When the Chicago Bears took the field for Tuesday’s Family Fest practice at Soldier Field, they were greeted by some of the familiarities of home.
A steady breeze blew in off Lake Michigan. The skyline looked majestic on the north side of the stadium. Hordes of cheering Bears fans filled the morning with welcome excitement.
And the grass? Well, the grass was like the grass at Soldier Field usually is. Trampled. Irregular. Chewed.
Veteran kicker Cairo Santos was dismayed, if not a little surprised or nervous.
“Especially because it’s the week of our first (preseason) game,” Santos said Wednesday. “I’ve seen better. It’s just what we have to deal with.”
Defensive end Robert Quinn was tipped off shortly after Santos’ less-than-glowing review on the turf at Soldier Field.
“If you’re just realizing that,” Quinn said with a big smile, “I mean… I think it’s a little late. That’s just part of Soldier Field.”
Santos did not complain or experience any kind of personal revelation. This will be the third straight season of him calling Soldier Field his home stadium. Since he rejoined the Bears in 2020, he has attempted 27 field goals and 31 extra points there, a file of experience to draw on.
And part of the reason the 30-year-old kicker felt so comfortable discussing field conditions is that he believes he got over the mental hurdle of dealing with Soldier Field’s grass/dirt/sand/crater conditions long ago.
Santos was in ideal headspace, he said Tuesday: “It felt like riding a bike.”
That is not to say that adjustments are not needed. For example, before practice ramped up Tuesday, Santos walked the field with rookie punter/starter Trenton Gill and took notes on sections of the field that seemed particularly troublesome. He made sure to point them out.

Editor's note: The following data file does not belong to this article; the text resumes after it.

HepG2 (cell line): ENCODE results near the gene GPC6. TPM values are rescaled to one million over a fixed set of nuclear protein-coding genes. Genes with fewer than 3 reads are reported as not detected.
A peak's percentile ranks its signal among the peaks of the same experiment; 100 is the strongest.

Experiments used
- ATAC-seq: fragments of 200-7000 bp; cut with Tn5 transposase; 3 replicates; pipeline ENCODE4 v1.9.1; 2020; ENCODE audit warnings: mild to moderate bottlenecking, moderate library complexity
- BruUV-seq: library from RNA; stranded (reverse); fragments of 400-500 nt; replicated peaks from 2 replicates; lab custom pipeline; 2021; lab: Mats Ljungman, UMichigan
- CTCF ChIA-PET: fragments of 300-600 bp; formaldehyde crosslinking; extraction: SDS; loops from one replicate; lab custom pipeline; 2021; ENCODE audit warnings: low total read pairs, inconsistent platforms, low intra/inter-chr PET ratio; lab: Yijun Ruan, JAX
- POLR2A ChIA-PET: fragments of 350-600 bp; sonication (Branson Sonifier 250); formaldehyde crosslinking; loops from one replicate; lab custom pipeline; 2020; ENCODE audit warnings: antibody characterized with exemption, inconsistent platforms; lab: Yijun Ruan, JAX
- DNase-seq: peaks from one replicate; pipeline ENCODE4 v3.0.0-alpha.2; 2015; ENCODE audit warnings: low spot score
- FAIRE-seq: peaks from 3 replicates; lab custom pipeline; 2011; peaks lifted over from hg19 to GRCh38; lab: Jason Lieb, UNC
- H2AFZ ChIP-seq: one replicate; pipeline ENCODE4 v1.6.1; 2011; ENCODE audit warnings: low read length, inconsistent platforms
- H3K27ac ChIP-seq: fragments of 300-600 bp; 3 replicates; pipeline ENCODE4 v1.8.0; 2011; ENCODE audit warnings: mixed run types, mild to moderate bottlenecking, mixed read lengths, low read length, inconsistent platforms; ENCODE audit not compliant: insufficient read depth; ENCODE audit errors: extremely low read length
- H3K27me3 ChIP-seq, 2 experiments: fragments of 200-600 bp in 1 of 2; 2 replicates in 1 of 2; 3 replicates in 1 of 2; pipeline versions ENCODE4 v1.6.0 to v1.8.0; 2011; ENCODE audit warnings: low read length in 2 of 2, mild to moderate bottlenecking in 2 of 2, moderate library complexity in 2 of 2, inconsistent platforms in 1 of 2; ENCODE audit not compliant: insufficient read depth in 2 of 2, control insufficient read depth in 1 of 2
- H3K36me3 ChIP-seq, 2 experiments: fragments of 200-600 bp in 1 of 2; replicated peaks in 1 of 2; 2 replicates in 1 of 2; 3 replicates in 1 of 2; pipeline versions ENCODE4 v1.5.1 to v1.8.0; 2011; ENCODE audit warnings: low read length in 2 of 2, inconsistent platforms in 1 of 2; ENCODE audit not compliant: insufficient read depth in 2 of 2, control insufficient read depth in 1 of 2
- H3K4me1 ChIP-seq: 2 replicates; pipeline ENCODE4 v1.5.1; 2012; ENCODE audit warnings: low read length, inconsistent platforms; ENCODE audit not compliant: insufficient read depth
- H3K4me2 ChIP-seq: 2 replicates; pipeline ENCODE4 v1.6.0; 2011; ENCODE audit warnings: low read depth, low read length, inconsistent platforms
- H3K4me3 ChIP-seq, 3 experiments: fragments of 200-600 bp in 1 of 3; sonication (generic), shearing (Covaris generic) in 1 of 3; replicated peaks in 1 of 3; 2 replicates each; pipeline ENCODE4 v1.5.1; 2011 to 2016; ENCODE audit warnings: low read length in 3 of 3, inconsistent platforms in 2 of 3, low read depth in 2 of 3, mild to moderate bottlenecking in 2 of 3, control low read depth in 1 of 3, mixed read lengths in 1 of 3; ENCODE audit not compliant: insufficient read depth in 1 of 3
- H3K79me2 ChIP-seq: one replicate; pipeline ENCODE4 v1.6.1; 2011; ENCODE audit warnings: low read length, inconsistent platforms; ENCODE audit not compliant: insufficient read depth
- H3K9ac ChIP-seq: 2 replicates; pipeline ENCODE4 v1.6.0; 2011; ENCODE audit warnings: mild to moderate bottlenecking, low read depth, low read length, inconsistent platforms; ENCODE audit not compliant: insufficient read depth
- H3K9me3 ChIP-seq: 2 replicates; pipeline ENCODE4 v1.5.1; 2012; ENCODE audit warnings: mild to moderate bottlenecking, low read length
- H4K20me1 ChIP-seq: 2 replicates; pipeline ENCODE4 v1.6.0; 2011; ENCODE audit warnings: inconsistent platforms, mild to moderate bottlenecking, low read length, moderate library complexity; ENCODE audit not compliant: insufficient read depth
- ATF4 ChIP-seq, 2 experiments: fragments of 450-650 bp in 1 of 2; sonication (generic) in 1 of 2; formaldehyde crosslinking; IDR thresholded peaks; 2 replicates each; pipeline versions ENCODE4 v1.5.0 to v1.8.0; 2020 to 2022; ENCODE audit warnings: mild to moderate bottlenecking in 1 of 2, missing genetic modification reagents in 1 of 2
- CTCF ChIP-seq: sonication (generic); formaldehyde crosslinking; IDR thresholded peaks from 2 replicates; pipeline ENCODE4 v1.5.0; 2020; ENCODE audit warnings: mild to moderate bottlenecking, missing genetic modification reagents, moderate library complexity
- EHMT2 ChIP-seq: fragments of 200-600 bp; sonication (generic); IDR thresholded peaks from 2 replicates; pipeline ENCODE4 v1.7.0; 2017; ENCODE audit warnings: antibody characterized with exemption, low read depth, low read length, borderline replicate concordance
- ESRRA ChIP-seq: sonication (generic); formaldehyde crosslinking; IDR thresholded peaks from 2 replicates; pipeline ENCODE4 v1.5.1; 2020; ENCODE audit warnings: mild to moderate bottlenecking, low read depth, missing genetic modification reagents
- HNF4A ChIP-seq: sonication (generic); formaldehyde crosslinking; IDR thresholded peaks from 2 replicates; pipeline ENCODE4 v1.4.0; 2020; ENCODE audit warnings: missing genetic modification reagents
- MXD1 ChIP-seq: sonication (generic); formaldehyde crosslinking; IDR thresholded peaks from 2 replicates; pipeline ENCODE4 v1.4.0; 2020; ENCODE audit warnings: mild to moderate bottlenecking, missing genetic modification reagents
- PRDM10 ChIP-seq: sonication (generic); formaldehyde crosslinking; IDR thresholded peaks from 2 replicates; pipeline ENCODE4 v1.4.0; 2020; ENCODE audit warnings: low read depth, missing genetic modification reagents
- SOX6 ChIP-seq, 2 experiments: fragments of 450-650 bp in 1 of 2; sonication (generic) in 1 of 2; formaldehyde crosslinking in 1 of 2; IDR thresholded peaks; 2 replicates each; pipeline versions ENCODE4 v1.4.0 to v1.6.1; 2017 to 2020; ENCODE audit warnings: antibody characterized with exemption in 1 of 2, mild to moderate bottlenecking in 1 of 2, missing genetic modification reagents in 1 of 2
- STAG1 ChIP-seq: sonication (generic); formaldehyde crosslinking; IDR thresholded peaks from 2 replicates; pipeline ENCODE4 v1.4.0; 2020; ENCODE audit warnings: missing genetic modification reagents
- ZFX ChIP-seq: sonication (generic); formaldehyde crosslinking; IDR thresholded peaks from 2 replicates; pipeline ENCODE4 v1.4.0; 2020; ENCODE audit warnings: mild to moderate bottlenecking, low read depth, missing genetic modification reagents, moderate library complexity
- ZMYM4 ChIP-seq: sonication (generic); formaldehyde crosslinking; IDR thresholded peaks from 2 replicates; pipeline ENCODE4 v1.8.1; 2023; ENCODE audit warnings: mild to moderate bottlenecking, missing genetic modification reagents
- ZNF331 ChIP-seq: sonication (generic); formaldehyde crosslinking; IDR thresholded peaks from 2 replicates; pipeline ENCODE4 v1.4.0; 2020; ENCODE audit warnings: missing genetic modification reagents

“Look, if we have a field goal right here, we have to move (the cellar) maybe from the hash,” he told Gill. “Or maybe in the field and within hashish more. Just to get away from this hole.
Sure, Santos realizes it’s ridiculous as an NFL kicker to have to test the turf conditions of his home stadium as much as he tests the wind, especially at this stage of the summer. But he has become a normal part of the routine.
“You have to do that,” he said.
Santos has come to accept that his range at Soldier Field is reduced, simply because of the inconsistent field conditions and how they alter his approach to longer kicks.
“There is a little doubt that you can really attack (with) your foot planted,” Santos said. “So try to be a little more careful.”
Santos spent most of his offseason training in Florida. He was jokingly asked Wednesday if he ever looks for a practice environment that’s a little rougher around the edges to more accurately simulate Soldier Field conditions.
Maybe a park district field chewed up? Or a bumpy road?
“I was going to a grass field at a high school (in Jacksonville), which was perfect,” he said. “It was almost like, ‘OK. I’m putting on also comfortable.'”
So he found a soccer field in his neighborhood with long Bermuda grass and a field that wasn’t quite level.
“I was like, ‘Okay. I like this better,’” Santos said. “The ball flies differently. It’s not super even all the time. (But) The soldier is also not even super.
“It’s good to be uncomfortable and feel comfortable when you’re uncomfortable. That’s, I guess, what I’m trying to say.”
Santos did all of his kicks at Soldier Field on Tuesday, a positive practice session that should solidify his comfort and confidence heading into Saturday’s preseason opener against the Kansas City Chiefs.
In the past two years, Santos has made 89% of his field goal attempts at home and 94% of his extra point attempts.
You may not love the scenery of Soldier Field. But at least he has a much better understanding of the nuances, ball placement and footwork adjustments that are required.
“I’m trusting more and not (finding) a problem on every kick or every game,” Santos said. “But it’s still a bad situation, a bad kicking surface compared to other places. You’re not super happy or excited to kick in there every time. But you just get over it and deal with it.”